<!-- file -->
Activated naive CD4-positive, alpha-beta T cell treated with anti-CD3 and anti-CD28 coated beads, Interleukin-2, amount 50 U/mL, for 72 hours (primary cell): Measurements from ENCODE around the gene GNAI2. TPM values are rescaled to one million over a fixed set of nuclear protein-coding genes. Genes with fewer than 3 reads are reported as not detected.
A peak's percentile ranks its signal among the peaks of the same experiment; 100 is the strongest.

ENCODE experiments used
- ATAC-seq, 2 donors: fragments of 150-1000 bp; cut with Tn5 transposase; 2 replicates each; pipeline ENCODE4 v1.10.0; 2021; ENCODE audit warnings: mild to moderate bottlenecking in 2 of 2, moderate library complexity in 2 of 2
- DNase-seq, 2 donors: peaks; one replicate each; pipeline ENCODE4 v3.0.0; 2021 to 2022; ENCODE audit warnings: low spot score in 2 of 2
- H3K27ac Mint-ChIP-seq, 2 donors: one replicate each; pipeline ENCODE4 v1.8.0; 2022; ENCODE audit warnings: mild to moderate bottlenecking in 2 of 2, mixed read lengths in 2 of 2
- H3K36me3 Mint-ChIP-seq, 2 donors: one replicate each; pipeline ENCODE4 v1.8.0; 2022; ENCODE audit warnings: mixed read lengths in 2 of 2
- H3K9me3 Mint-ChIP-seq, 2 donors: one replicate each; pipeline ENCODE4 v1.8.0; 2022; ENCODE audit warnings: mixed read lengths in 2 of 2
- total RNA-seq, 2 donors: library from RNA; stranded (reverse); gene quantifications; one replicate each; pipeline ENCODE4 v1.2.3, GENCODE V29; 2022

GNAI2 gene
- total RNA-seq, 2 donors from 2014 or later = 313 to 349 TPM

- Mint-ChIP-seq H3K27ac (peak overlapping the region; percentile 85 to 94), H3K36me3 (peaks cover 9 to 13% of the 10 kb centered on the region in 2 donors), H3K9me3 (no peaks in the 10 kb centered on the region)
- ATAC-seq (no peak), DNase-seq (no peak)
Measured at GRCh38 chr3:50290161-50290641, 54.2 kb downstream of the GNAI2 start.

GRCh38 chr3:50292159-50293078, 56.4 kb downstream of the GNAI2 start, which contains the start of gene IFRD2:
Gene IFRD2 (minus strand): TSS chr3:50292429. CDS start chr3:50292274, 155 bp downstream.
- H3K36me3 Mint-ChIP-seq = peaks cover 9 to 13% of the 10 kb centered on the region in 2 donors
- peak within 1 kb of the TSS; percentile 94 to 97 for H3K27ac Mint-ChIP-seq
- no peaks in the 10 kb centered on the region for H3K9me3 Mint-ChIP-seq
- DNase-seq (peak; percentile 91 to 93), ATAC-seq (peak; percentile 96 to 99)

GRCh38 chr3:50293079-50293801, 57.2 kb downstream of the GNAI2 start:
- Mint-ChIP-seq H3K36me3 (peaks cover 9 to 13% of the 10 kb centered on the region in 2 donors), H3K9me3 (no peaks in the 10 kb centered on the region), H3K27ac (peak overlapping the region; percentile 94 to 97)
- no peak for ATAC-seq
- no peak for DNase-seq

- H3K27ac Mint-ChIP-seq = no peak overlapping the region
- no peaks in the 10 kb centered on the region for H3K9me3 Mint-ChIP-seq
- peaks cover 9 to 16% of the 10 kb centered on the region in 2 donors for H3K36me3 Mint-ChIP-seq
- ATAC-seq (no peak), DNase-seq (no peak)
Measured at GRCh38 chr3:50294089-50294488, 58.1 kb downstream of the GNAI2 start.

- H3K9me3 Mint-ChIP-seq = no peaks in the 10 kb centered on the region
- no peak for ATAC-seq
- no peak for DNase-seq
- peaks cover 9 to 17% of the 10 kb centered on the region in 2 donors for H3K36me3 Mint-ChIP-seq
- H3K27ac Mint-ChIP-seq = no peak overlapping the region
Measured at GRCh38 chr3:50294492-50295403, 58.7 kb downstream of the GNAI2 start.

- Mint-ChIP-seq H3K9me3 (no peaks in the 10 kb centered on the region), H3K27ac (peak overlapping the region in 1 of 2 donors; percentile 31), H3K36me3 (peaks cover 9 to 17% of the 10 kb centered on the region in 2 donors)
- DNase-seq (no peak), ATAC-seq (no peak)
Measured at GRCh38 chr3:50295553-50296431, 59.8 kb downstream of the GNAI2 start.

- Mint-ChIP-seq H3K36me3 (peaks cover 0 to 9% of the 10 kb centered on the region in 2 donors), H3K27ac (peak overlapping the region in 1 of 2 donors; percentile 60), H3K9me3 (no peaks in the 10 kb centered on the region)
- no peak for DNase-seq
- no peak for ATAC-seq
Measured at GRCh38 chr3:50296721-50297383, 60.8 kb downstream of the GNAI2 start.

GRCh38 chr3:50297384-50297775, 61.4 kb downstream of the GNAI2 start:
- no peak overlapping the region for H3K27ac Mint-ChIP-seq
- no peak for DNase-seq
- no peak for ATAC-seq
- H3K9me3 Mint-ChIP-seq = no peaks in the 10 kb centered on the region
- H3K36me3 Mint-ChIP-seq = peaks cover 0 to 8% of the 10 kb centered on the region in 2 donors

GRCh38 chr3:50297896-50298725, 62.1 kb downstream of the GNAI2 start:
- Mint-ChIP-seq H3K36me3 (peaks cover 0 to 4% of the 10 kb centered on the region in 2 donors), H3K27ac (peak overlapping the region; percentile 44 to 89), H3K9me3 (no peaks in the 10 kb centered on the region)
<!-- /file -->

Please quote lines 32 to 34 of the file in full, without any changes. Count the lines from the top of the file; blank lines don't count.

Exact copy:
- no peak for DNase-seq
- peaks cover 9 to 17% of the 10 kb centered on the region in 2 donors for H3K36me3 Mint-ChIP-seq
- H3K27ac Mint-ChIP-seq = no peak overlapping the region